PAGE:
In lieu of an abstract, here is a brief excerpt of the content:

  • Michnik’s Homage to Havel
  • Carl Gershman (bio)
An Uncanny Era: Conversations Between Václav Havel and Adam Michnik. Translated and edited by Elzbieta Matynia. Yale University Press, 2014. 252pp.

An Uncanny Era: Conversations Between Vaclav Havel and Adam Michnik opens with an account of the famous meeting of dissidents from Poland and Czechoslovakia that took place on Mount Snieżka at the restricted border between the two countries in the summer of 1978. The clandestine gathering initiated sustained collaboration between the two countries’ principal dissident groups—Poland’s Workers’ Defense Committee (KOR), which had been established in response to the crackdown on labor protests in June 1976, and Charter 77, which was launched the following January in Czechoslovakia to oppose the suffocating “normalization” imposed by the communist regime in the aftermath of the 1968 Soviet invasion. The meeting also brought Michnik and Havel together for the first time. It was a partnership that energized the dissident movement in both countries from the very beginning.

Michnik and Havel differed from each other in significant ways. Michnik, the son of Jewish communists, was an underground editor and activist and a leader of the student uprising during the Polish political crisis of 1968. Havel, a decade older, was the son of a wealthy entrepreneurial family and a recognized playwright. He had already achieved stature as a dissident intellectual by writing powerfully argued letters and essays directly challenging Czechoslovakia’s communist [End Page 183] leaders, including Alexander Dubček, president during the Prague Spring in 1968, and Gustáv Husák, the longtime secretary-general of the Communist Party. The letter to Dubček, urging him to behave as “an honest person” and not capitulate to Soviet pressure by repudiating his policy of “socialism with a human face,” contained a sentence that resonated with many dissidents who insisted that their struggle was not hopelessly quixotic. “Even a purely moral act that has no hope of any immediate and visible political effect,” Havel had written to Dubček, “can gradually and indirectly, over time, gain in political significance” (p. 7).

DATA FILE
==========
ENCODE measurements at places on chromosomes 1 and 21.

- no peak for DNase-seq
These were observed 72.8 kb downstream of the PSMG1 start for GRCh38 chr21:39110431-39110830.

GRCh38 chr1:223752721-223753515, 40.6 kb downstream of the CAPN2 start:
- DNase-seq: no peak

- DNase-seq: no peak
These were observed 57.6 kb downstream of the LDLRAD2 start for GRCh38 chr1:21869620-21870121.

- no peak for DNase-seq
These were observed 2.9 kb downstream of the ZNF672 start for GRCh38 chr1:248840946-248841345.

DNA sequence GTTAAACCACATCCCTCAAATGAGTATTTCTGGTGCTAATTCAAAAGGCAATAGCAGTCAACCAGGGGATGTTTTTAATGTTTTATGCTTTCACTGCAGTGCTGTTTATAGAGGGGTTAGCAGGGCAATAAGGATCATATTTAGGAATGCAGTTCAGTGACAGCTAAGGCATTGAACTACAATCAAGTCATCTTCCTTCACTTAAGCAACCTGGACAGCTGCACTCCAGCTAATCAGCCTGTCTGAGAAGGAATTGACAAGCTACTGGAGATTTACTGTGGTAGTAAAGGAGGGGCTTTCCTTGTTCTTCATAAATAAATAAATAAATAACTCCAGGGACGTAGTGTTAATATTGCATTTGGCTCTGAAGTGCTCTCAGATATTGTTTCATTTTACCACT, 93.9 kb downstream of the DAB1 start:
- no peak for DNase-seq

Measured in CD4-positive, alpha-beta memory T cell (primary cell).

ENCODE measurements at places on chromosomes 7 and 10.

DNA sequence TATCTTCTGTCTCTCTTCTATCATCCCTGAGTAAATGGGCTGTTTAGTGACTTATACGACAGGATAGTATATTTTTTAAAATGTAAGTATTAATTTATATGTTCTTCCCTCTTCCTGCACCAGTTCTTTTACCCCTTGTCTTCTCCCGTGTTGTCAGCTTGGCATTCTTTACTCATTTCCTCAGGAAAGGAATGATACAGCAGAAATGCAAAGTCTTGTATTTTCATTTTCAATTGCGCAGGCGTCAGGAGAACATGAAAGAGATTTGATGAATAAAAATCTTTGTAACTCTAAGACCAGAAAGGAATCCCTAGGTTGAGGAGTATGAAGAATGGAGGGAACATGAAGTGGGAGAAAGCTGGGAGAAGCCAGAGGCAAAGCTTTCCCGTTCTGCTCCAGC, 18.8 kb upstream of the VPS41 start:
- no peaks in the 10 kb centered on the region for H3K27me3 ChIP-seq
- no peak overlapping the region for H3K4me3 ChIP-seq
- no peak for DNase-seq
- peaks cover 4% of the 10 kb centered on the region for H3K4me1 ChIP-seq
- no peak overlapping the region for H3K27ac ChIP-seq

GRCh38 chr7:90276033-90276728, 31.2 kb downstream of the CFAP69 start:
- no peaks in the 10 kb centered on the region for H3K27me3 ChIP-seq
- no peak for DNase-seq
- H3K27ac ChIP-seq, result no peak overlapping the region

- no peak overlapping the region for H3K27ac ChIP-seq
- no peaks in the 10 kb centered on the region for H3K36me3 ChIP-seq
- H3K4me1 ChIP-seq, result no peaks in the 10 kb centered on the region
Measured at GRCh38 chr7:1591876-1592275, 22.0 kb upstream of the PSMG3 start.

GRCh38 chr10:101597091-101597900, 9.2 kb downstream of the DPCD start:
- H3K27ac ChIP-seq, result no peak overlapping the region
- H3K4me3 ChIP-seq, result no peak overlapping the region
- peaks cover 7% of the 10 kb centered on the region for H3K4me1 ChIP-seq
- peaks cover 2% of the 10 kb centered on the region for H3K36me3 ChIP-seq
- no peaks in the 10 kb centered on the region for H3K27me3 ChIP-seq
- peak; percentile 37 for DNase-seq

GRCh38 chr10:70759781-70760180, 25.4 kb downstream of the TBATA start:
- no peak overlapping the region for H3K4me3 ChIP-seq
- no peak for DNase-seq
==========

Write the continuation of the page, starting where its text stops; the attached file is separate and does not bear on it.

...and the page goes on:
When Havel reiterated this argument on Mount Snieżka, Michnik urged him to turn it into an essay and promised to publish it in Krytyka, a new underground quarterly that Michnik coedited in Warsaw. An underground courier delivered the completed essay to Michnik’s home three months later. It was entitled The Power of the Powerless, and it became an instant classic. Its central message—that a system based on a lie is threatened by people who live in truth—helped to inspire a movement of peaceful resistance to communism throughout Central Europe. This is how the Solidarity activist Zbigniew Bujak described its impact:

The essay reached us in the Ursus factory in 1979 at a point when we felt we were at the end of the road. Inspired by KOR, we had been speaking on the shop floor, talking to people, participating in public meetings, trying to speak the truth about the factory, the country, and politics. There came a moment when people thought we were crazy. Why were we doing this? Why were we taking such risks? Not seeing any immediate and tangible results, we began to doubt the purposefulness of what we were doing. Shouldn’t we be coming up with other methods, other ways?

Then came the essay by Havel. Reading it gave us the theoretical underpinnings for our activity. It maintained our spirits; we did not give up, and a year later—in August 1980—it became clear that the party apparatus and the factory management were afraid of us. We mattered. And the rank and file saw us as leaders of the movement. When I look at the victories of Solidarity, and of Charter 77, I see in them the astonishing fulfillment of the prophecies and the knowledge contained in Havel’s essay.

An Uncanny Era is not, as its subtitle seems to suggest, a collection of conversations between Havel and Michnik. It consists mostly of interviews with Havel, conducted by Michnik and some of his colleagues, that probe Havel’s thinking on issues of politics and morality. It concludes with a biographical essay of homage to Havel...